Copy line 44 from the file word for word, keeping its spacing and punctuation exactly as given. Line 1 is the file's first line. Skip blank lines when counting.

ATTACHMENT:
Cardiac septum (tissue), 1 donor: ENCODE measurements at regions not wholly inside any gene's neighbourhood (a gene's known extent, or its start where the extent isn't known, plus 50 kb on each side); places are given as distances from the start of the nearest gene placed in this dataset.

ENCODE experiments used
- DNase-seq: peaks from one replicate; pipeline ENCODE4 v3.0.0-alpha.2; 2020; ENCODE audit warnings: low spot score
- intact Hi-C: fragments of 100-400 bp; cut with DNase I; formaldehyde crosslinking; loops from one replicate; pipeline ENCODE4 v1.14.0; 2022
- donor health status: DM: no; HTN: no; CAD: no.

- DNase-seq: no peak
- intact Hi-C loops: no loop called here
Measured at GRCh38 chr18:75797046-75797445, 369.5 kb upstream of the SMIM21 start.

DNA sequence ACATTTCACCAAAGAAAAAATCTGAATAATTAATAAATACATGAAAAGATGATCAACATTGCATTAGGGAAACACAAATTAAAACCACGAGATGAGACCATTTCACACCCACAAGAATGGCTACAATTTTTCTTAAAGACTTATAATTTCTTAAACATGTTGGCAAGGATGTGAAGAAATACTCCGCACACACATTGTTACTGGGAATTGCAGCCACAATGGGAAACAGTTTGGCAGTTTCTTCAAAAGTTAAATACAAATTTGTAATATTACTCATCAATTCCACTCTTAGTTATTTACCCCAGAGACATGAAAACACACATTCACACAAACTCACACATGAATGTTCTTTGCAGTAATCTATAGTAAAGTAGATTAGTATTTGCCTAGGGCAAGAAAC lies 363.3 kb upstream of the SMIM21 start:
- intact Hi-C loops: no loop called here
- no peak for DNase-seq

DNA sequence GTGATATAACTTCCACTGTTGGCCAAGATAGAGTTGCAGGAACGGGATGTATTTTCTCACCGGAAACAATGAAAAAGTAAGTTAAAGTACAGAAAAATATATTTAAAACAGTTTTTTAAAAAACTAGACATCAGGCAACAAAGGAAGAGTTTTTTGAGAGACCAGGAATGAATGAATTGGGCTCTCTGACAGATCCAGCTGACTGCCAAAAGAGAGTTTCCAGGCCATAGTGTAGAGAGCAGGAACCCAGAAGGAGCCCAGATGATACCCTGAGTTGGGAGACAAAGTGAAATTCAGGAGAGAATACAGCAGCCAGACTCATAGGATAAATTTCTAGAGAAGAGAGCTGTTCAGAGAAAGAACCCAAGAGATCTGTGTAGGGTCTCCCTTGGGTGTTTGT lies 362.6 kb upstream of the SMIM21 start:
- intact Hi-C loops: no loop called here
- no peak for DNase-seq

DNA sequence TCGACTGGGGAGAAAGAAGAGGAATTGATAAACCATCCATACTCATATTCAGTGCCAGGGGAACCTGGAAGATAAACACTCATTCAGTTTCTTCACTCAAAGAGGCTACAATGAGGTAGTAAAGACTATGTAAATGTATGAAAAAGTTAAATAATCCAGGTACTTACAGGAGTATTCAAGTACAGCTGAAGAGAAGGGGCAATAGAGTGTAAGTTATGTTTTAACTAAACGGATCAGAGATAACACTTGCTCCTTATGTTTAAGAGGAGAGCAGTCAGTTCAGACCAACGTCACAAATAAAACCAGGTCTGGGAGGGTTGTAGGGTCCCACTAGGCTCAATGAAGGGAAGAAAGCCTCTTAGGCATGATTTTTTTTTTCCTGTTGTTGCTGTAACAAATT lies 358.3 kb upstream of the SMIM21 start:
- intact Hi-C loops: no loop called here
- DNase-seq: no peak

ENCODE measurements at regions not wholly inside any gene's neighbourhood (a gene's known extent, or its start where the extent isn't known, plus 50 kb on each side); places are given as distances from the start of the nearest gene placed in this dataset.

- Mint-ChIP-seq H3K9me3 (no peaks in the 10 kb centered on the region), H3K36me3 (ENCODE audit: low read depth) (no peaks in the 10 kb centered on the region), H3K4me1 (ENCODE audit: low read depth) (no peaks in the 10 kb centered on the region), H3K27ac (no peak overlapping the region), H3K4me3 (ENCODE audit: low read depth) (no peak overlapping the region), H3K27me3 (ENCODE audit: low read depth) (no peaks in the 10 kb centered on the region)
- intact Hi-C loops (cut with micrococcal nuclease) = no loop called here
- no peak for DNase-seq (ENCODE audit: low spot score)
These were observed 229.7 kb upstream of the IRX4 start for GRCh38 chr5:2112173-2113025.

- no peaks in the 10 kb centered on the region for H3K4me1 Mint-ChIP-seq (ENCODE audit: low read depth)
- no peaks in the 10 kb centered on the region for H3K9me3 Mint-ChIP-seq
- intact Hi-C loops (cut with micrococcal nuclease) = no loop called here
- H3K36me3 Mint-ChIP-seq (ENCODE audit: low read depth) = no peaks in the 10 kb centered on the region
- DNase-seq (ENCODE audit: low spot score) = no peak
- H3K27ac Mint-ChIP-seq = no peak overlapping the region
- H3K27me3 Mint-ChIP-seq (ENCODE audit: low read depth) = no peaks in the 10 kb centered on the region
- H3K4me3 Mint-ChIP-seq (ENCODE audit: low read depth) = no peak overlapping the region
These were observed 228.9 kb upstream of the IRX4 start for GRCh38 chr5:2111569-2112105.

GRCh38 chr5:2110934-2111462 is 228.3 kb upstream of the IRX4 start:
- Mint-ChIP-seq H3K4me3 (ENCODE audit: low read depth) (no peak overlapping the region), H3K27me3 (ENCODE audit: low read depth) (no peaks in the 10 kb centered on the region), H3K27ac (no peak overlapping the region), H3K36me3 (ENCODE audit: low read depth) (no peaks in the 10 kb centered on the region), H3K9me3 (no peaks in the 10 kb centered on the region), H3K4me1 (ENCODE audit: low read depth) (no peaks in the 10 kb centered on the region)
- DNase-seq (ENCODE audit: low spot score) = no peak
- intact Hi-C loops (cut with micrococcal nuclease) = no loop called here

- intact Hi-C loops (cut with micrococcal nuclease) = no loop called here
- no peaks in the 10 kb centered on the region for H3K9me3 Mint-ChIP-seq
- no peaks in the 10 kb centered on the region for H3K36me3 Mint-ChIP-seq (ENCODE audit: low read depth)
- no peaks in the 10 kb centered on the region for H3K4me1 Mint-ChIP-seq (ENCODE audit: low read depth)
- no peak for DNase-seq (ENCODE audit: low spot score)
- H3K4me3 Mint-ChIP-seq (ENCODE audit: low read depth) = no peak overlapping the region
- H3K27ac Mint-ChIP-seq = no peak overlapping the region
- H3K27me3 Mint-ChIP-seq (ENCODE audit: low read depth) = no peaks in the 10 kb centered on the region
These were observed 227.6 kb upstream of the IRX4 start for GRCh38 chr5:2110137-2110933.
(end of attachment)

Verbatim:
These were observed 227.6 kb upstream of the IRX4 start for GRCh38 chr5:2110137-2110933.